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editorial

Union resistance to outside tutors is bad form

Blueprint Schools Network, a Newton-based nonprofit, has a promising system to raise math scores at the poorly performing English High School and Elihu Greenwood elementary school in Boston by offering intensive, low-cost tutoring throughout the school day. It’s worth pursuing over any objections of the Boston Teachers Union, which has argued that the tutors should be part of the collective bargaining agreement that covers teachers and paraprofessionals in the city’s schools.

The 12 Blueprint tutors are slated to receive their salaries — $20,000 annually — and health benefits directly from the school department. The union argues that this arrangement is merely a privatization effort that exploits young educators who “deserve a living wage and benefit package commensurate with their required credentials.’’ The school department views the Blueprint “fellows’’ in the same light as City Year volunteers, who perform a variety of in-class and afterschool tasks in the Boston schools as part of their year-long commitment to community service.

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This is a great deal for students and staffers at two failing Boston schools that are in danger of slipping into state receivership. The group’s 3-to-1 student-to-tutor ratio has shown good results in Denver. None of the tutors would push any of Boston’s unionized employees out of the door, which could happen in the event of a state takeover. And a recently announced AmeriCorps grant to the Blueprint group will help to defer costs further for what is already a good deal for city taxpayers. Meanwhile, cordial planning meetings between the tutors and BPS teachers at the affected schools are already underway, according to Blueprint officials.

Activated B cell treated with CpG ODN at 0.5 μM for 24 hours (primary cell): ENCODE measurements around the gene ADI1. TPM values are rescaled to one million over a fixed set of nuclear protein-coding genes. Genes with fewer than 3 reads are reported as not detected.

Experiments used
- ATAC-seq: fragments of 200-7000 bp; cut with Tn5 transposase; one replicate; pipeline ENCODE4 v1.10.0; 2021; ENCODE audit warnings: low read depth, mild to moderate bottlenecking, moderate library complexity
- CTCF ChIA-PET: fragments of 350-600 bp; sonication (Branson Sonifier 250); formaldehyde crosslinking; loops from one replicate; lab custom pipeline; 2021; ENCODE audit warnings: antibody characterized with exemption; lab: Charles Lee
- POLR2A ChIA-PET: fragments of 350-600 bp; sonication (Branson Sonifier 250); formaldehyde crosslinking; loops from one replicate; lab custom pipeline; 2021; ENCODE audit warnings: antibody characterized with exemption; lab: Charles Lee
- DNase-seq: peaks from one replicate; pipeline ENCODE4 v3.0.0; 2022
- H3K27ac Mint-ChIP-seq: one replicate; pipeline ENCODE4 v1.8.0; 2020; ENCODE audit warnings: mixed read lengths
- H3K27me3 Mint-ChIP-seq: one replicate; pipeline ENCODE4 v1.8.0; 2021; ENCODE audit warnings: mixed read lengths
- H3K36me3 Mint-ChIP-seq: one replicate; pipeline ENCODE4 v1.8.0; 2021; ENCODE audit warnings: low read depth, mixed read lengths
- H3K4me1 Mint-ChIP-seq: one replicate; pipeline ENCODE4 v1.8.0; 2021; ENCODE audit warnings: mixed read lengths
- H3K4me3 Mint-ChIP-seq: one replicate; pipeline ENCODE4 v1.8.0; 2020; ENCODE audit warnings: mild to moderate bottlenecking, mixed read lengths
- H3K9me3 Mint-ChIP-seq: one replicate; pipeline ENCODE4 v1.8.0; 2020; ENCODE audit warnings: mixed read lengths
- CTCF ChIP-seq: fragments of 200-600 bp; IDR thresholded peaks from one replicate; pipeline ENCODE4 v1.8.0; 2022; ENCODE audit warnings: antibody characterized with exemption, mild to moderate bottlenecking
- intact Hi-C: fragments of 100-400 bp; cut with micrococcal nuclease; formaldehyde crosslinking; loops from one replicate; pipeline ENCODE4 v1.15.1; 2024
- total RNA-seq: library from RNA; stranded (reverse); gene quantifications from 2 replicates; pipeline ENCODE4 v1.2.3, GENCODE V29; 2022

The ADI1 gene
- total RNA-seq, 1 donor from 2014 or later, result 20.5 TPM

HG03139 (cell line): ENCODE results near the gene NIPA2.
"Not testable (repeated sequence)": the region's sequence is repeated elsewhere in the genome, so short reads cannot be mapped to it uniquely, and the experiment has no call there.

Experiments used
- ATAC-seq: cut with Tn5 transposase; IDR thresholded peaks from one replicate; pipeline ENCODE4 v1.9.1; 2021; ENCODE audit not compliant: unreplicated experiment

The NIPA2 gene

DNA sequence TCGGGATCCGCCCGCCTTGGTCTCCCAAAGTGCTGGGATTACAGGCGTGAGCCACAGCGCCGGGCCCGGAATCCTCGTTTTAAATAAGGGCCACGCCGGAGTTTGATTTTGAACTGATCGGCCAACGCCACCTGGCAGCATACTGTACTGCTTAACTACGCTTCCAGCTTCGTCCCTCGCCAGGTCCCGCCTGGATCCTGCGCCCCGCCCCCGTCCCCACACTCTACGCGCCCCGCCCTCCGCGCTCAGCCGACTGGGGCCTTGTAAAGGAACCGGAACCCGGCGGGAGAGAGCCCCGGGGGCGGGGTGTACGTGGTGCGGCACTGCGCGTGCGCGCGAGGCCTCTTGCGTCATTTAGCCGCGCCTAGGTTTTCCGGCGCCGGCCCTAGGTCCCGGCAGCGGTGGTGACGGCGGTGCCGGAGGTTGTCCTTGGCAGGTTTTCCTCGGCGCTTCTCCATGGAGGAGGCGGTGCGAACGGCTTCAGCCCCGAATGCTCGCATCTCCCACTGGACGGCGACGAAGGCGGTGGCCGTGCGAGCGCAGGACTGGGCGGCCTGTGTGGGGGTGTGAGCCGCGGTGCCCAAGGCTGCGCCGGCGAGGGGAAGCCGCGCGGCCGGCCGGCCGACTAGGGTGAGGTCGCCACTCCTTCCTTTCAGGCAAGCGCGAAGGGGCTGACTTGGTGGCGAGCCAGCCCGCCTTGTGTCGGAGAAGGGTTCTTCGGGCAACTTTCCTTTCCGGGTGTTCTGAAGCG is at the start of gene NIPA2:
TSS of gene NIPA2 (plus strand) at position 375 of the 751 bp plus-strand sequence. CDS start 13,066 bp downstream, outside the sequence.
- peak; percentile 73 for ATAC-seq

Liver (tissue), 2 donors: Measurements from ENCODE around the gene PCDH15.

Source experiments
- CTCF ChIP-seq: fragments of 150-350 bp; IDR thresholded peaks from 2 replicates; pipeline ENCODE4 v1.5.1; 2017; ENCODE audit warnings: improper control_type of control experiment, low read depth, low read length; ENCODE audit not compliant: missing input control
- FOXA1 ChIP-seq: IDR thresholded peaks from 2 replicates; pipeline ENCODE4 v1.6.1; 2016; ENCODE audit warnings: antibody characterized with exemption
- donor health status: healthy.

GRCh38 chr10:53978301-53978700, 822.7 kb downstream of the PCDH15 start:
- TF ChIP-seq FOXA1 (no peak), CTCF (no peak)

English High School, in particular, needs immediate help. Roughly half of the school’s ninth graders were held back last year. And high staff turnover has contributed to the overall sense of failure. Blueprint is helping to analyze the management at both English High and Greenwood and recommend changes. The tutoring program is just one component of an educational restoration project that needs to proceed without impediments.

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